On 3 December, the presidential administration announced the creation of a new office to spearhead the fight against corruption. The head of the new department, Oleg Plokhoy, has a background in the Soviet-era Committee for State Security (KGB). His responsibilities will include coordinating the implementation of anticorruption efforts at all levels of government, but descriptions of his office did not suggest that the Kremlin would be doing anything new. In fact, the creation of the office merely indicated that past efforts to reduce graft were not working.
Navalny’s efforts to expose corrupt practices have achieved more high-profile results. Vladimir Pekhtin, a United Russia member and chairman of the State Duma’s ethics committee, had to resign in February after Navalny published documents showing that he owned real estate in Florida valued at more than $1.3 million, which he had not disclosed as required. Several other members of parliament also resigned in quick succession, including Anatoliy Lomakin, a billionaire businessman.
The failure of small business to thrive in Russia is another indicator of the costs and ubiquity of corruption. According to business ombudsman Boris Titov, prosecutors opened 600,000 criminal cases against entrepreneurs over the last three years, and 110,924 of them led to prison terms. Many of these cases are examples of “raiding,” in which law enforcement agencies are used to steal the property of successful businessmen. Titov lobbied for a plan to amnesty 100,000 entrepreneurs serving prison sentences for white-collar crimes, but those efforts were not successful. As a result of these problems and of a heavy burden from bureaucrats and inspectors of all varieties, only 2 percent of Russian respondents in a recent survey said they had considered starting their own business. The average for countries with a similar income level was around 26 percent.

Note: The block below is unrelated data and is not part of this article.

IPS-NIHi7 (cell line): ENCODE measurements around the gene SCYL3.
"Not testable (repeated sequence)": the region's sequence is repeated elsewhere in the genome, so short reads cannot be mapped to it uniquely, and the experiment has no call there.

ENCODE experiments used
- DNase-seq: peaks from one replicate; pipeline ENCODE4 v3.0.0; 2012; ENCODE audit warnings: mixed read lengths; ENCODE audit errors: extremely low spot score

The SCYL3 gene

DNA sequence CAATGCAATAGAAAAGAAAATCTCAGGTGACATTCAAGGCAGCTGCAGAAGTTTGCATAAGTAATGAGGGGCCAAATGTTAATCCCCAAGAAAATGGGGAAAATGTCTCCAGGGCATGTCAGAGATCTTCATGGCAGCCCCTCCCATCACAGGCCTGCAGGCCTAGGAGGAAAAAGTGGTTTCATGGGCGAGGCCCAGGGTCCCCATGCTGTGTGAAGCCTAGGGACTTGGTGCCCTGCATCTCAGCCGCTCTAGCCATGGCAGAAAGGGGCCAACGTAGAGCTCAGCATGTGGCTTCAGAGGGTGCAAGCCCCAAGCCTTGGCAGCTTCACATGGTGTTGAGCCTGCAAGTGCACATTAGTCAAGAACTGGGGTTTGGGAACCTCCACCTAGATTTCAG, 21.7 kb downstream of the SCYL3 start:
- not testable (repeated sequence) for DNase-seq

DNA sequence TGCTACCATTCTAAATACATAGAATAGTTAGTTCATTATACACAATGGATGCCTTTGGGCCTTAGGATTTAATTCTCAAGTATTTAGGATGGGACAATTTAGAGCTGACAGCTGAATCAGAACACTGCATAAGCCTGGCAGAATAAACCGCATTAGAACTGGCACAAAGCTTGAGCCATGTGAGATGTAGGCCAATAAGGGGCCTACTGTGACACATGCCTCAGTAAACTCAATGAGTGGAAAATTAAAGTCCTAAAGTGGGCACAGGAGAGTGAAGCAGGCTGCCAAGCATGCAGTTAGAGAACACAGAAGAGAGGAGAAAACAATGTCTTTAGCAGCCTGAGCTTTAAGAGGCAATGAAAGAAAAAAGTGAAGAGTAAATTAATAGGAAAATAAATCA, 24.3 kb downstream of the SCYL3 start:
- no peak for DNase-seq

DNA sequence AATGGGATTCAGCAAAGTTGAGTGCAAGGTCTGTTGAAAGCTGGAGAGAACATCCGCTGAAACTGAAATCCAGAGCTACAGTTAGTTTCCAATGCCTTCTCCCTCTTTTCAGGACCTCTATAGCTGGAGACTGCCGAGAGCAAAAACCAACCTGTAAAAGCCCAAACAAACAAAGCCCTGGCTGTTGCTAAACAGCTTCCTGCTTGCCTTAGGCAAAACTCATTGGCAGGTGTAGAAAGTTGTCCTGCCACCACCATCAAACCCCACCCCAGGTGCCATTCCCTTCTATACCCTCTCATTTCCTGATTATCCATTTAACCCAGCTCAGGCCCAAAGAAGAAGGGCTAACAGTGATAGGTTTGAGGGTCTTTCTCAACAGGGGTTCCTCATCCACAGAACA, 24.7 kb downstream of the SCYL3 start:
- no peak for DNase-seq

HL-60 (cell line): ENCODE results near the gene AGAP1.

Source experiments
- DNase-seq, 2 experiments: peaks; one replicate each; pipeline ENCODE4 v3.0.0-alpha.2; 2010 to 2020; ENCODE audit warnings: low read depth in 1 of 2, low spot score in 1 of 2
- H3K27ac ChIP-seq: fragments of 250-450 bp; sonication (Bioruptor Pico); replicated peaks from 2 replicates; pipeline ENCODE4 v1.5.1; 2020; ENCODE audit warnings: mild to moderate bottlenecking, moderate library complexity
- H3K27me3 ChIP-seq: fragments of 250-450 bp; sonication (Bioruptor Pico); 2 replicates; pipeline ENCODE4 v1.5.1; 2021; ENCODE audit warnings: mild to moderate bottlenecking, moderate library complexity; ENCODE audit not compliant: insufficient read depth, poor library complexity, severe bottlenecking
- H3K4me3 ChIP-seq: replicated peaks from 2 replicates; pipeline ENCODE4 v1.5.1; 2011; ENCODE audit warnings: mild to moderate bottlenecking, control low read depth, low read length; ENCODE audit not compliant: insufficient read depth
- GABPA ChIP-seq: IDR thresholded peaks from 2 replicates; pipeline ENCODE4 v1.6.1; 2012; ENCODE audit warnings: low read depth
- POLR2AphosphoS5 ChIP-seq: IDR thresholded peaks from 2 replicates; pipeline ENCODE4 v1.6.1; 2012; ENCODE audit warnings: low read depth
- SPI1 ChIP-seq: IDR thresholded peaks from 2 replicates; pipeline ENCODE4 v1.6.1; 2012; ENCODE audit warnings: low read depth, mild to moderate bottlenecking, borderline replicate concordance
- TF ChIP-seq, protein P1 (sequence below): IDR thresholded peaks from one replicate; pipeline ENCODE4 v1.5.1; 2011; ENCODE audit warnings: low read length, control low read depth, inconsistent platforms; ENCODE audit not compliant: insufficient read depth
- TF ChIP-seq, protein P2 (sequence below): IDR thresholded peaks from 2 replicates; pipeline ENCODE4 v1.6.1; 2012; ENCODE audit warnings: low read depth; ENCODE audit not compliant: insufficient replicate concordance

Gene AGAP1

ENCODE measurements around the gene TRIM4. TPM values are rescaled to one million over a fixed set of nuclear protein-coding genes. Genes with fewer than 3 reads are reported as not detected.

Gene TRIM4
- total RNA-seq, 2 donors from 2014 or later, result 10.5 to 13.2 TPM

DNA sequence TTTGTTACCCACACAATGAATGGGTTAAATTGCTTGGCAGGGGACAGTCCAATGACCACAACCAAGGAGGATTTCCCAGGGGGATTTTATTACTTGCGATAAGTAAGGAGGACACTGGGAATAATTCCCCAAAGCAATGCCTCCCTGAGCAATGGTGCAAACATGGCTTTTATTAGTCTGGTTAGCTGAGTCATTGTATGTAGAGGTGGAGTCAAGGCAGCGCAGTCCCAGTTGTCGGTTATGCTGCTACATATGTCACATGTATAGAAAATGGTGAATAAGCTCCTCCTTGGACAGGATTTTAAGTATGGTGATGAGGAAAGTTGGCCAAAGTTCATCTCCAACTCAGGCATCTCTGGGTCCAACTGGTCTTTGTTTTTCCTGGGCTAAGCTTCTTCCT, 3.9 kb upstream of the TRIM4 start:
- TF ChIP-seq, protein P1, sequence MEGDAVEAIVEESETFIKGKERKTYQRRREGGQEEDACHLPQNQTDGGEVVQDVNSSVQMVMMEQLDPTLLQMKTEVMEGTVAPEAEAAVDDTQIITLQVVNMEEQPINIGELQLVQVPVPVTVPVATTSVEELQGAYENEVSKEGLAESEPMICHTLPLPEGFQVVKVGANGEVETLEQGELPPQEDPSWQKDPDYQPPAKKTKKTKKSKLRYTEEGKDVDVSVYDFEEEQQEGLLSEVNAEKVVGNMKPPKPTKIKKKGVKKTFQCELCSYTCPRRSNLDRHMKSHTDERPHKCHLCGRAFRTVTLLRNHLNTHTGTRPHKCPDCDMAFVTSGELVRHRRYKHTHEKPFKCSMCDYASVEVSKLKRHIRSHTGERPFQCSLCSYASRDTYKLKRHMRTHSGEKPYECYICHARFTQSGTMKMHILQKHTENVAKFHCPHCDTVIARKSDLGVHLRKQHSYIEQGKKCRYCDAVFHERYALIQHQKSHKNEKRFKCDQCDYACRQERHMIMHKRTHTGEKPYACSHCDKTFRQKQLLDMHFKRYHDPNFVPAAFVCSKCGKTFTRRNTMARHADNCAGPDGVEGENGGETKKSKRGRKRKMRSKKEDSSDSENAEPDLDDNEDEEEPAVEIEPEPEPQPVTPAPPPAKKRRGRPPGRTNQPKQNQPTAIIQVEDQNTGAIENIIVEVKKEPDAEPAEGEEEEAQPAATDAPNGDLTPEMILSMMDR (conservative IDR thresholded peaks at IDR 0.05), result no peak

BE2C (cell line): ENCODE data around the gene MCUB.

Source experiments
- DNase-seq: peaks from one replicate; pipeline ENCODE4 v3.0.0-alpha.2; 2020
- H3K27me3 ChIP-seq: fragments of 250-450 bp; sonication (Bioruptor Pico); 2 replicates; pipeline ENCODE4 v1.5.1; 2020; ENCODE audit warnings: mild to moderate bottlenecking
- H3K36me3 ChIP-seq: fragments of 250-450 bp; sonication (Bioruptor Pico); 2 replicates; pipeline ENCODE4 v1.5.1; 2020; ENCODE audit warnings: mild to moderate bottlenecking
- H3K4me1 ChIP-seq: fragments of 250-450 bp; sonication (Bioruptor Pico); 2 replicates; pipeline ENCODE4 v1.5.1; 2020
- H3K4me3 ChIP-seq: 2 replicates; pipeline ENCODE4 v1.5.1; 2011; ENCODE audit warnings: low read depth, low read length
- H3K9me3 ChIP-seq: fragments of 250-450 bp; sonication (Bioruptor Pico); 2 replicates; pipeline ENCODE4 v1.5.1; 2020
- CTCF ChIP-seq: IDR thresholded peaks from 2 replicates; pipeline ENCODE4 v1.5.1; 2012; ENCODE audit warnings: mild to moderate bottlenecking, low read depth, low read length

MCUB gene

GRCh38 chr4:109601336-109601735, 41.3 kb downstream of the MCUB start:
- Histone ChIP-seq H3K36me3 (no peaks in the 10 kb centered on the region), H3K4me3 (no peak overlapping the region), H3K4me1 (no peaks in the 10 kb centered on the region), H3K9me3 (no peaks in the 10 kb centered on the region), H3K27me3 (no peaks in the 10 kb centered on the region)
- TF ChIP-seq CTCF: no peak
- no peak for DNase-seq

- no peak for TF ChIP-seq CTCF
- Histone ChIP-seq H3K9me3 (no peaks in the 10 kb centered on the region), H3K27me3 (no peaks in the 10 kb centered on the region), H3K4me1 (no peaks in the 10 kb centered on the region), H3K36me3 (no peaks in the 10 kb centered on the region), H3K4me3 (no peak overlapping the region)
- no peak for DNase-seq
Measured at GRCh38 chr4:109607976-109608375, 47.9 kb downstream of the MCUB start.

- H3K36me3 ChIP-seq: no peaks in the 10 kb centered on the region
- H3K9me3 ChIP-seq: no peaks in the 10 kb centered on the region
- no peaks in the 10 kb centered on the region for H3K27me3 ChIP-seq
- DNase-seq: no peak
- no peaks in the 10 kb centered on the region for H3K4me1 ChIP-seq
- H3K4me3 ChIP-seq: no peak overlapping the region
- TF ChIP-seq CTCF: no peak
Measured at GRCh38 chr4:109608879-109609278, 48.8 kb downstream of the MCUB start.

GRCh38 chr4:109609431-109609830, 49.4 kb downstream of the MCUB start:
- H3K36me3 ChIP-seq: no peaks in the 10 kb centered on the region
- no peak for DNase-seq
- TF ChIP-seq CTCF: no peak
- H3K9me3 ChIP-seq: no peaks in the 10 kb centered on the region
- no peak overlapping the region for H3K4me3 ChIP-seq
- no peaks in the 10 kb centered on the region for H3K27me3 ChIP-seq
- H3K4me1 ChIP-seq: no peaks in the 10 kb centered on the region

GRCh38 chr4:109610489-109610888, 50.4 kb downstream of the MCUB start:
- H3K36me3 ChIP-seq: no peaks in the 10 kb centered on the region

Russian state policy on migration serves the interests of key officeholders, including some billionaires in the parliament, by feeding corruption. On one hand, the Kremlin encourages migration, bringing in many workers from Central Asia—who are typically employed in the service and construction sectors—by maintaining a visa-free regime. On the other hand, the regime sets the Russian population against the migrants, often supporting nationalist groups who oppose the influx. The authorities turn a blind eye to the extensive exploitation of the migrants, who work long hours for low pay and often are forced to live in squalid conditions. Much of the money siphoned off as a result of this process comes from the state budget. Street sweepers, for example, get a miserly wage and live in poor conditions, while public officials and the police benefit from the money that had been set aside in the city budget to pay them.